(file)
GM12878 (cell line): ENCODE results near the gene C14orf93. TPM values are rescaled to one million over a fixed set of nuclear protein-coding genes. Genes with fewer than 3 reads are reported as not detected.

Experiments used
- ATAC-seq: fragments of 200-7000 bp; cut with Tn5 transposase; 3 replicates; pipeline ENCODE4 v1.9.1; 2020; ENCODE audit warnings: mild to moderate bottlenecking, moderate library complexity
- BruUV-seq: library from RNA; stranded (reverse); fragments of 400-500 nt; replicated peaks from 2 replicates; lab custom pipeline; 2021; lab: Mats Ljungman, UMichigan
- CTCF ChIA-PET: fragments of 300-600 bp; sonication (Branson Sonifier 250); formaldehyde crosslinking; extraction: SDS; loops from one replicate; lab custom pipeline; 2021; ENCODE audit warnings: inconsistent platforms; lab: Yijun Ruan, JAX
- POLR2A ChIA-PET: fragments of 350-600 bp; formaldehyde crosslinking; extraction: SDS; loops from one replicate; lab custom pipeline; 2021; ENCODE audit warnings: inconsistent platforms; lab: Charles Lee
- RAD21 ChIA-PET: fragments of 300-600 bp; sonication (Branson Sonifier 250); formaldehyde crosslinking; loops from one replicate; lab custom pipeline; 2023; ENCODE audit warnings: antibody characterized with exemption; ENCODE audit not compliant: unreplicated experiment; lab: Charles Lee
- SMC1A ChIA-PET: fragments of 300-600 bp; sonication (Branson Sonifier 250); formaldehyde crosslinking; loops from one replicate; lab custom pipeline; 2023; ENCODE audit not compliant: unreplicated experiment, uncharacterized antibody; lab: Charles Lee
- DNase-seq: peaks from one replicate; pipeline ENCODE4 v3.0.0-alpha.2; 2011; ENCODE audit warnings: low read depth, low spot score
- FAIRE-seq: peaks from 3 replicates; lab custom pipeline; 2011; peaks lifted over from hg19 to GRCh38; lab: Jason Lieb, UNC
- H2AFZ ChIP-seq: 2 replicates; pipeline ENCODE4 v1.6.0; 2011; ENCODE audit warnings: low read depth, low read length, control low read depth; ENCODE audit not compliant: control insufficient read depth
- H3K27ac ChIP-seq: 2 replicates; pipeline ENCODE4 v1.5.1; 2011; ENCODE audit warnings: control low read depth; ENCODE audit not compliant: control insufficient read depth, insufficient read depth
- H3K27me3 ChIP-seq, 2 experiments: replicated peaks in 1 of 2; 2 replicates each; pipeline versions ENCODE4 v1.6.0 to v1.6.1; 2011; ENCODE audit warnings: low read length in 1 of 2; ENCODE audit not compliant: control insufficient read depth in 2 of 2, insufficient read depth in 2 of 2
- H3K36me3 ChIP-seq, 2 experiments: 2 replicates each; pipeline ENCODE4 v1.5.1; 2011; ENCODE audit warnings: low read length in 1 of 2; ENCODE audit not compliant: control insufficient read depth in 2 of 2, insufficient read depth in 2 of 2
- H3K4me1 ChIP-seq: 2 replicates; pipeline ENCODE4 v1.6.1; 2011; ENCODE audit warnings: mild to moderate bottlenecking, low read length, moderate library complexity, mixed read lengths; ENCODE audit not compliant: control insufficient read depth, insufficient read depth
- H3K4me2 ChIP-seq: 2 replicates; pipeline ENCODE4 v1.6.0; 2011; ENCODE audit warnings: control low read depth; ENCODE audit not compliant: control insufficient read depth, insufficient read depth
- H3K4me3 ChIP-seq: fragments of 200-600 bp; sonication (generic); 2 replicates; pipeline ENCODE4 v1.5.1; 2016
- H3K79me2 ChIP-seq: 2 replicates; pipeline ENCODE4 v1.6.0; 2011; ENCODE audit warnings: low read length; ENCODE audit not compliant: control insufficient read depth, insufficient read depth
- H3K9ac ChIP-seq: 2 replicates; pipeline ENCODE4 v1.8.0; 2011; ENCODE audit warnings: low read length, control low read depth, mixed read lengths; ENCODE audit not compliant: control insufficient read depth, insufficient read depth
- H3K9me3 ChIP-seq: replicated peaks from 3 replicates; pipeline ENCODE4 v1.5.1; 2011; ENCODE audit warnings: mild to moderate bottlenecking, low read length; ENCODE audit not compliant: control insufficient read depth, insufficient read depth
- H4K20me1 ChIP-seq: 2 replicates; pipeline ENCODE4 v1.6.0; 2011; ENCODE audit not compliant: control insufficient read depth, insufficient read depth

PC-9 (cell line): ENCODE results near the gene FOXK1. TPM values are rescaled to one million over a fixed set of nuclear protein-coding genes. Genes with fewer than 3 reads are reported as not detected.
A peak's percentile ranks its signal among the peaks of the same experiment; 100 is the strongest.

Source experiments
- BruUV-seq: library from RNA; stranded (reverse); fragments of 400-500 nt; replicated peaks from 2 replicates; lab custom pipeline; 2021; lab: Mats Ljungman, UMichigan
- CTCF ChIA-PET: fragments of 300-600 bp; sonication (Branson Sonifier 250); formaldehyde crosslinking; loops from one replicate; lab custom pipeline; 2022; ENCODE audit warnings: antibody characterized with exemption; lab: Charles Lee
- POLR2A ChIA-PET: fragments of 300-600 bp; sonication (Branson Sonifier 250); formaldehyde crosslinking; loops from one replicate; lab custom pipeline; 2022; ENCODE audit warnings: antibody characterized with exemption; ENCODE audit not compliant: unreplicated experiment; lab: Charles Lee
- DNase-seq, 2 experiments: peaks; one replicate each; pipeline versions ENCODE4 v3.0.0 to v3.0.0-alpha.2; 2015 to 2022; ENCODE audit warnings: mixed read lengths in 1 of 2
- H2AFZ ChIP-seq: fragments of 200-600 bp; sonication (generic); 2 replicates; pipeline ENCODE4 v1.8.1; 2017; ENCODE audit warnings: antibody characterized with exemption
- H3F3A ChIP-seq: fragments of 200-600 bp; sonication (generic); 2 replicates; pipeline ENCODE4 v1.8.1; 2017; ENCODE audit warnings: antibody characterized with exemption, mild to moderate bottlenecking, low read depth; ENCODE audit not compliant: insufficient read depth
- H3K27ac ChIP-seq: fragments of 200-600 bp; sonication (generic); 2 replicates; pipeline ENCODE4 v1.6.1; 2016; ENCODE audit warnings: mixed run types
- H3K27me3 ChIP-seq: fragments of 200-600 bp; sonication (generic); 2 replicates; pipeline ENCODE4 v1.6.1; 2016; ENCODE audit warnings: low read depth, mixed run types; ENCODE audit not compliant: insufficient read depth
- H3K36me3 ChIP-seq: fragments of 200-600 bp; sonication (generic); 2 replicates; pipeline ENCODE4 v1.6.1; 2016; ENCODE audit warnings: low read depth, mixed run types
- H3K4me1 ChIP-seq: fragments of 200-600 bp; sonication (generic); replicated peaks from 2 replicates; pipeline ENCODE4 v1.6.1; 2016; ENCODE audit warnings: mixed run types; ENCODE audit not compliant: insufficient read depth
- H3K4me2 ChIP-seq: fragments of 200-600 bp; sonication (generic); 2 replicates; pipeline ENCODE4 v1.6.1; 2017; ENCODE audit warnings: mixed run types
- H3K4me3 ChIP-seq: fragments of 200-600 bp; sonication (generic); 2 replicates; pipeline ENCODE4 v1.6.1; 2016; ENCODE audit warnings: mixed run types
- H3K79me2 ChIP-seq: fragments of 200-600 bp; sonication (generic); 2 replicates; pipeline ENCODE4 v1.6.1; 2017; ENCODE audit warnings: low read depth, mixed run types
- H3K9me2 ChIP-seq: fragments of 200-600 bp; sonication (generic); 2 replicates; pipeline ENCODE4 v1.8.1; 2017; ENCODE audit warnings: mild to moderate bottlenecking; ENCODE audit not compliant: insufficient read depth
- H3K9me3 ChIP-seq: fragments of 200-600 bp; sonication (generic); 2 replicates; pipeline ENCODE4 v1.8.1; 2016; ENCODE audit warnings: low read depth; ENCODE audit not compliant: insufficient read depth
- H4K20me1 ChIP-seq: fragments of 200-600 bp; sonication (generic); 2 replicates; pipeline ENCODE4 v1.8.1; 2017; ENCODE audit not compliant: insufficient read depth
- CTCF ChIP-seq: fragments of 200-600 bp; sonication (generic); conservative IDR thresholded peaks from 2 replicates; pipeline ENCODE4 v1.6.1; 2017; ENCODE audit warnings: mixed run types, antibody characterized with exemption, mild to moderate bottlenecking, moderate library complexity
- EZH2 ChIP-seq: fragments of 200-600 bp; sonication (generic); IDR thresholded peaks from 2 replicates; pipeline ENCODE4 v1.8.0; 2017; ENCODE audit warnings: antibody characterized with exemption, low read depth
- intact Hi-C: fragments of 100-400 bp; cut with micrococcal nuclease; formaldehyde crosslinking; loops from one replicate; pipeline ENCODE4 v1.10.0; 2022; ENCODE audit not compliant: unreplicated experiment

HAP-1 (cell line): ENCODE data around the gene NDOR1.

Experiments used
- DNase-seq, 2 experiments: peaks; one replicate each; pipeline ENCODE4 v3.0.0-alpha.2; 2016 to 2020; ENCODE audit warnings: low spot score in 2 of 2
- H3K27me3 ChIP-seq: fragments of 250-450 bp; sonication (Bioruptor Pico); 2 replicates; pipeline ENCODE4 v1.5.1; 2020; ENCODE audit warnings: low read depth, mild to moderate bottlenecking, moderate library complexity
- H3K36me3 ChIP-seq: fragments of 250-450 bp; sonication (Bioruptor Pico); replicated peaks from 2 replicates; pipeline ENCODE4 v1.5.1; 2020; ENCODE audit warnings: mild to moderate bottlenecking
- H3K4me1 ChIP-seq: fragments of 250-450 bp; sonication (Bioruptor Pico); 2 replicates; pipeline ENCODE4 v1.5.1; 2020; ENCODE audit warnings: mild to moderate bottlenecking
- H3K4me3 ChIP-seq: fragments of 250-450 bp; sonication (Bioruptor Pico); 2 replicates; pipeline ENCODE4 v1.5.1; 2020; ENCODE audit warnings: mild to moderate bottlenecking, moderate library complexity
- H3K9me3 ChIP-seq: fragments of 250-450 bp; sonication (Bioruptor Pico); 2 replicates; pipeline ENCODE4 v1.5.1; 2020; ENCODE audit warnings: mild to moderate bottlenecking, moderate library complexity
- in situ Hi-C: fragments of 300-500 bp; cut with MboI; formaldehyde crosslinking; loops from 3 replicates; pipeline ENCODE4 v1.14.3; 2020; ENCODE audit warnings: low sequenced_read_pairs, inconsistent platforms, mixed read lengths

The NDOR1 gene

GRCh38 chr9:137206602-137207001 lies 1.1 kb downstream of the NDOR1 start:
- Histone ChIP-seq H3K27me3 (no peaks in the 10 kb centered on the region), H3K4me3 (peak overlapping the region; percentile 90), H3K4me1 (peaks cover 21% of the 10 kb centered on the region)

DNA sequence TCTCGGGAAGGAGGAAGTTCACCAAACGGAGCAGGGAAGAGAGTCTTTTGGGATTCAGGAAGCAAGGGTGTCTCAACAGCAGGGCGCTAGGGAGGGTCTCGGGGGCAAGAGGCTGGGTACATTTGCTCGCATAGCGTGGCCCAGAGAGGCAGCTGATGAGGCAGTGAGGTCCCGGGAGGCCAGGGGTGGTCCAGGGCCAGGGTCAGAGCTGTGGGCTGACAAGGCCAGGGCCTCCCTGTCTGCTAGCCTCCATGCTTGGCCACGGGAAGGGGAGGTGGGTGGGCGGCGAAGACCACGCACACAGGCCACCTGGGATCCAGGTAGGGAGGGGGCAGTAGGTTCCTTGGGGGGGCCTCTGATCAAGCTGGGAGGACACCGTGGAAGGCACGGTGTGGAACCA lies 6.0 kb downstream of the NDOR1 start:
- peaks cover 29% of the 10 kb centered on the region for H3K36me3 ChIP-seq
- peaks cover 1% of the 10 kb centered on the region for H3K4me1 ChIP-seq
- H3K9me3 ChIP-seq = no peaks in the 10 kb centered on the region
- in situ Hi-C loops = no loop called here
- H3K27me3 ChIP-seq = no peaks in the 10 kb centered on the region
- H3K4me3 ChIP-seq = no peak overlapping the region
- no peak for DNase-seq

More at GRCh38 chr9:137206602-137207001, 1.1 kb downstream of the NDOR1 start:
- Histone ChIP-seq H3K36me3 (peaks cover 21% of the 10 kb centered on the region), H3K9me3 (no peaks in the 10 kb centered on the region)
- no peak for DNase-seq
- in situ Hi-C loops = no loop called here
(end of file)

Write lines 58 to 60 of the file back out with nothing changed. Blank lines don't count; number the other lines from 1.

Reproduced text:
- peaks cover 1% of the 10 kb centered on the region for H3K4me1 ChIP-seq
- H3K9me3 ChIP-seq = no peaks in the 10 kb centered on the region
- in situ Hi-C loops = no loop called here